Joseph Hirsch was a painter, muralist, illustrator, and printmaker who was born and educated in Philadelphia. He attended the School of Industrial Art between 1928 and 1931, and in 1932, went to New York to study with George Luks.
He completed several murals in Philadelphia including "Football," "Integration," "Beginnings of Early Unionism," and "Adoption." As a pictorial war correspondent during World War II, Hirsch made about seventy-five paintings and drawings between 1943 and 1944 in the South Pacific, Africa, and Italy.
Hirsch once said that he wanted his work to reveal his beliefs but never turned to propaganda, as so many artists of his time. He did, however portray people as heroes in a deeply humanistic, positive manner, using an almost caricature-like exaggeration, especially in early canvasses such as "Two Men."
Although Social Realist painter often used specific themes, there wasn't a specific style that all the painters followed (except realism). In his mature period, the 1960's and 1970's (the time period of the paintings he did for the Bureau of Reclamation), Hirsch used a series of layered planes to compose the painting. Often, there are a series of two-dimensional zones in which the figures reside. Typically these planes are frontally oriented towards the viewer of the painting. Depth is suggested by layering of planes and the figures contained within, rather than through perspective. These paintings appear to be snapshots, capturing people in mid-action, not posing. While Hirsch's paintings are social commentary, he was careful that the viewer had to figure out the message. There are a multitude of readings, depending on the viewer.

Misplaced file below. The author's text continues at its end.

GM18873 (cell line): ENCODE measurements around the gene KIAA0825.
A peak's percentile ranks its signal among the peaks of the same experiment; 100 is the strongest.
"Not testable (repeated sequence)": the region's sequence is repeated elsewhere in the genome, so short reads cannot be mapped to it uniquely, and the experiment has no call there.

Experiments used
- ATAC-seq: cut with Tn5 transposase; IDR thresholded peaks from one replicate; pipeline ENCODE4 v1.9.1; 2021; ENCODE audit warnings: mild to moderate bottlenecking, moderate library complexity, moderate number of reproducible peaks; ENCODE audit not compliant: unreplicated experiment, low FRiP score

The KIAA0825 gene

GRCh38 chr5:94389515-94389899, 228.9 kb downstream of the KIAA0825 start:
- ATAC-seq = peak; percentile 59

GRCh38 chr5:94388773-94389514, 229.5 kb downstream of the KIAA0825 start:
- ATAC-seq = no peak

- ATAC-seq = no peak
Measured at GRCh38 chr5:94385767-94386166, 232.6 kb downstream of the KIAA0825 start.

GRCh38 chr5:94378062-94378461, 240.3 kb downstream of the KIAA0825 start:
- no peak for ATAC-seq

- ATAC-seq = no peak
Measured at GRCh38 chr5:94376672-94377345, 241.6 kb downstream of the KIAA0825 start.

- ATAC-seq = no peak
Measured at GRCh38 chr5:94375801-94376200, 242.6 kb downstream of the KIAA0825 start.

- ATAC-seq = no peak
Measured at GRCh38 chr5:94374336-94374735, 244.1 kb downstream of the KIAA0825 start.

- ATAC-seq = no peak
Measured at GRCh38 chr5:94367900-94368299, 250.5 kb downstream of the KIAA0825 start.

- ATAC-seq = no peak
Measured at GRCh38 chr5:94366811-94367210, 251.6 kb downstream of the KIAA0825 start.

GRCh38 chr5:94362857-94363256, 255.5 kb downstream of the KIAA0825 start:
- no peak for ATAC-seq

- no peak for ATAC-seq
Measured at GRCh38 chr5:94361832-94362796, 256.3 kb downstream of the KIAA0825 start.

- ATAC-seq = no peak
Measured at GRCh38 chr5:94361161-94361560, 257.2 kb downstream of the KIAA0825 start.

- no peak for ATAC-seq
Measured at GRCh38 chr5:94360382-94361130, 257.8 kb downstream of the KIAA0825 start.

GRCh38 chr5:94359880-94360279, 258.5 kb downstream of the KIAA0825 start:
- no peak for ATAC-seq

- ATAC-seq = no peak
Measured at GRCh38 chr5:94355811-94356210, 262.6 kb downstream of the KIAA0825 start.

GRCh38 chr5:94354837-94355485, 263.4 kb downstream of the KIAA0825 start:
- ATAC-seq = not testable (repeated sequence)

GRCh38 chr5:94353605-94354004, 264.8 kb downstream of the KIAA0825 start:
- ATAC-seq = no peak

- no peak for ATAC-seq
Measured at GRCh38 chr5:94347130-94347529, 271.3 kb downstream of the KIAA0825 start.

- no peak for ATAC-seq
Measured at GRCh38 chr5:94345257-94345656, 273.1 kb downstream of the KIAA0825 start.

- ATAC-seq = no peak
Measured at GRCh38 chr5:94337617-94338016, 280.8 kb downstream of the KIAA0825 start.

With classic techniques, he explored prosaic subject matter ranging in theme from washing windows to leading invocations, sometimes with mocking overtones. He has also represented various generalized kinds of human action through the use of monumental human forms.